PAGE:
People move a lot. Since leaving college, I’ve moved 8 or 9 times; each time, I’d have a different mailing address and update banks, healthcare, and other interested parties. It’s a hassle to constantly update your address, and if you forget you risk important mail being sent into the void.

I’m reminded of a domain name service. When I want to visit a website, I don’t need to keep track of its IP address, since those are constantly being reassigned. Instead, there’s a server which maps an entity ( to whatever IP address it’s currently at. I, the interested party, don’t have to keep track of anything beyond where to look it up, and a unique identifier (in this case, the domain name).

What I propose is a mailing address service. Each time you move, you update the service with your new mailing address. Interested parties, such as banks, do not keep your address on file but instead query against this service to your current address. I’ll address problems below:


Unique identifier

Many people share the same name, even middle and suffixes. There’s another Michael Zemel who’s apparently quite prolific in researching milk. So for a service to ask, “Give me the address of Michael Zemel” there’s a not-unique-enough problem. But what guaranteed unique identifier do (almost) all of us have? A social security number (SSN). However, in order to allow interested parties to get your mailing address, you would have to give them your SSN, and I don’t think very many people would feel comfortable doing this. However, the notion of “keeping your SSN secret protects against identity theft” is pretty outdated in the face of all of these data breaches. We need to move to a better method of guaranteed authenticity, but that’s a separate article. The point is: 1 SSN, 1 person; banks could use that SSN to fetch your current mailing address.

Guaranteeing you cannot update other peoples’ records

Ok, so you have a SSN but I know several peoples’ SSNs: my wife’s, my parents’, and even that one guy whose SSN I memorized just to annoy him. I’m not sure what steps are used during DNS record creation/modification that guarantee they are authenticated by the person who owns them, but that problem would need to be solved here, too. Unlike websites, if a bank is given a false mailing address they cannot say, “I am on the wrong website!” – the act of sending mail is fire-and-forget, and there’s no way of seeing where that mail goes to ensure that address is correct.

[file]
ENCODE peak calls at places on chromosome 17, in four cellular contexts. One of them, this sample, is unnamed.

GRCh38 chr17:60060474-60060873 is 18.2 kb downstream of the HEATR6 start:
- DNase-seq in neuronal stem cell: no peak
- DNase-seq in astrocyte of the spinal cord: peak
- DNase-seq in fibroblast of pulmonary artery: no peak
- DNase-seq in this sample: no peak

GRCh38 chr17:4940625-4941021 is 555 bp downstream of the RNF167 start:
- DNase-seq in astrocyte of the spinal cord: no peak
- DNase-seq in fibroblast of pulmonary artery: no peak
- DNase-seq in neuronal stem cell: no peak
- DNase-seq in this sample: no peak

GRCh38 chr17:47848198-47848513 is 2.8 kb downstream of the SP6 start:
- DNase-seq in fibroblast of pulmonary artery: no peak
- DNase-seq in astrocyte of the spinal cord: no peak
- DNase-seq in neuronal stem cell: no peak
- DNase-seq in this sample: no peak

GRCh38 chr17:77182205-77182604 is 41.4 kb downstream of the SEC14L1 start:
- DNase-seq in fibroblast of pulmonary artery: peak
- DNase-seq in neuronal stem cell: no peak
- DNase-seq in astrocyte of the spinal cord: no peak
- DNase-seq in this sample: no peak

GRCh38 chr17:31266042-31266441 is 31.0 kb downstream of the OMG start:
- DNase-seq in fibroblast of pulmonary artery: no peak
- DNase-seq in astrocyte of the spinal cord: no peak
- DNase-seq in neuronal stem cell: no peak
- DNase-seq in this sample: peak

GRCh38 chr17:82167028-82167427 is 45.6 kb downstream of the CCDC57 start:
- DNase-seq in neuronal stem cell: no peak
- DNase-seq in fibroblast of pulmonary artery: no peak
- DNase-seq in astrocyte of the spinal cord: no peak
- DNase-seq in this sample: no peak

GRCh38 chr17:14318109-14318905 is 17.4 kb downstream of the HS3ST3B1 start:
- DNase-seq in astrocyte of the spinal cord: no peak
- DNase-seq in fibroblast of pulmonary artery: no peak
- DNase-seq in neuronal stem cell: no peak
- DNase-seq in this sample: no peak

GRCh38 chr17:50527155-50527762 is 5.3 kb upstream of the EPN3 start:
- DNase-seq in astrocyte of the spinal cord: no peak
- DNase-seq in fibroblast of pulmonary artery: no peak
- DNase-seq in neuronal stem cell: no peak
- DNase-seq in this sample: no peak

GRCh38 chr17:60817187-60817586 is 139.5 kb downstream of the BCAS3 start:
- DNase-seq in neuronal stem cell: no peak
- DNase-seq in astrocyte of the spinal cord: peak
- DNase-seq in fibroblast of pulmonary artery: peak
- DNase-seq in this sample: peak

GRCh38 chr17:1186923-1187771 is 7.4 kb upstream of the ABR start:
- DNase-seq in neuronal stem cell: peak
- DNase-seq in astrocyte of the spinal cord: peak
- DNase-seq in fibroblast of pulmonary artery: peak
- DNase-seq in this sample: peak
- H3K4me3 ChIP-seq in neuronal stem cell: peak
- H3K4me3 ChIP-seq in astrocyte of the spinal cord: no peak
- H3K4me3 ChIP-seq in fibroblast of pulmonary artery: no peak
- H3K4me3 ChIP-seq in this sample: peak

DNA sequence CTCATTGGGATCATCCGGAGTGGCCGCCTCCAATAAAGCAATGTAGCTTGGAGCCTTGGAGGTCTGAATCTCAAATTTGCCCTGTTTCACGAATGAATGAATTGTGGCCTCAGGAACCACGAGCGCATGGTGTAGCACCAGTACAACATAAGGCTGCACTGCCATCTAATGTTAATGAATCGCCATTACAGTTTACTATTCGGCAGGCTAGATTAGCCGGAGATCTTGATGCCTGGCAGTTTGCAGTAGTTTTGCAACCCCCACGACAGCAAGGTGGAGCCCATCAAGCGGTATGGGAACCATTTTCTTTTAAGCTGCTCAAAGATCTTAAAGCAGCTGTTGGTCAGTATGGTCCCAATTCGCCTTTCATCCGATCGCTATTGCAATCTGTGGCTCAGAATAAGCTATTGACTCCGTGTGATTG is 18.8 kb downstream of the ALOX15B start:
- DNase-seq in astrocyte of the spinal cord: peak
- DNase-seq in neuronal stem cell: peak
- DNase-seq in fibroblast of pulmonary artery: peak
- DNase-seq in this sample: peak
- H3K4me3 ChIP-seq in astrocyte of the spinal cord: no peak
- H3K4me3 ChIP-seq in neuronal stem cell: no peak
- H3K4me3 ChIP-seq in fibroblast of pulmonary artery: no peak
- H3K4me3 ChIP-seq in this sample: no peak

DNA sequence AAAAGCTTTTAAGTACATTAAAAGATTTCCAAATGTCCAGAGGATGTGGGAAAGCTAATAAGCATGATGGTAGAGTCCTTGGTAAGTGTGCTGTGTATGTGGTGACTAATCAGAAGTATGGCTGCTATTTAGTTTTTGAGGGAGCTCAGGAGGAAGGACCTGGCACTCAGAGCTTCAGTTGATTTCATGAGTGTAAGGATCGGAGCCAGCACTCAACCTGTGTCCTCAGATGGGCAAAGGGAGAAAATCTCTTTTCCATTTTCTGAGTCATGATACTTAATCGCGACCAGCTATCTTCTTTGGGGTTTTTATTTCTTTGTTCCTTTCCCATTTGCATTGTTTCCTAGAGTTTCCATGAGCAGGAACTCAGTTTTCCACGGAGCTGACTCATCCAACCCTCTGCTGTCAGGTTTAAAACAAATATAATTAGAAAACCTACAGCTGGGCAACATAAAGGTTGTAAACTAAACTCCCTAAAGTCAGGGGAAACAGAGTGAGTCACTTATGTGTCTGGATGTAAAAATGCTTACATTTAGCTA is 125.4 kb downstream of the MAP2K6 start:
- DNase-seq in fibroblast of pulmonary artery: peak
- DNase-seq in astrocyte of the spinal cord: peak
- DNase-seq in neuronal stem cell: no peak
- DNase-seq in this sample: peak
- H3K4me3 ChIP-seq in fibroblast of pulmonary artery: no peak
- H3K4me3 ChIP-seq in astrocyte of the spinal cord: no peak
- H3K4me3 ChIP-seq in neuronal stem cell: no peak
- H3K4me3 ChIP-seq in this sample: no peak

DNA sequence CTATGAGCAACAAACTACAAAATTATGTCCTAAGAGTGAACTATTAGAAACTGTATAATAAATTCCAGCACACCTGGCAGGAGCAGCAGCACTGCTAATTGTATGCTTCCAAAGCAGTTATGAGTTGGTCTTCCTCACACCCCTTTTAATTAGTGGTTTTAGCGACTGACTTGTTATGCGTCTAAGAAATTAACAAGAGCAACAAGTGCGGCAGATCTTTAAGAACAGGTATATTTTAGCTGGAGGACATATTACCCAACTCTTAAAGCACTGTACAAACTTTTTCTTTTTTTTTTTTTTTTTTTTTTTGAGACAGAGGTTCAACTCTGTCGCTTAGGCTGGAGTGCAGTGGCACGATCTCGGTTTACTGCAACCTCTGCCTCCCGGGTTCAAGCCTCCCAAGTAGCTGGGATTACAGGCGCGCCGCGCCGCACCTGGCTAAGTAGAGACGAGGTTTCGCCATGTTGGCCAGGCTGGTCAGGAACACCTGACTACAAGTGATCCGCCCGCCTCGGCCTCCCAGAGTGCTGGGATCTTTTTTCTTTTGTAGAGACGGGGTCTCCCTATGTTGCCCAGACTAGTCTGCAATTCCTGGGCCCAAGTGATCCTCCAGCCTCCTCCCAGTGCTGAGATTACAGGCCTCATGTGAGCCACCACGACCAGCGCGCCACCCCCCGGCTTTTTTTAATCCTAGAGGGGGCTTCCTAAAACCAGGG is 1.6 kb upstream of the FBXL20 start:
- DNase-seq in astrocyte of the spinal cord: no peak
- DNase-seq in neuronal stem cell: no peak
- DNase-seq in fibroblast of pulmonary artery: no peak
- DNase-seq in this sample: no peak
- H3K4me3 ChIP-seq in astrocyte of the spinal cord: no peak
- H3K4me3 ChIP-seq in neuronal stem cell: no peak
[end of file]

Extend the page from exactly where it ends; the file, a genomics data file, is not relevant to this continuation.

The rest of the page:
One interesting analog with DNS records is CNAME records, which tell a domain to be redirected to another. If we consider “domains” to be analogous to a person’s identity, then upon death you could update a CNAME to pass along all physical mail to go to one of your next-of-kin. That would mean “get the mailing address for Michael Zemel” returns “send mail for Michael to Alex Zemel at this address.”

Should mailing addresses be easier to get?

Perhaps it’s intentional that you need to update mailing addresses with the consumer parties directly, because having your mailing address discoverable (using potentially public information) would reduce the security of keeping mailing addresses secret. I would imagine many people don’t want to publicly list their home address, and your mailing address is most often going to be your house. If this service were to be in practice, assuming that your mailing address would be trivially discoverable for all people, similar to finding out the IP address of any domain (or at least the access point for the subnet it’s on.)


Perhaps a way to implement this without exposing your mailing address is to have the town act as a routing station. The mailing address service would return, to the consumer, a town or zip and mail would first travel there. Once there, it would be routed to your home address. This places the trust of safe-guarding your specific address to the town, which already has that information (SSN => physical address).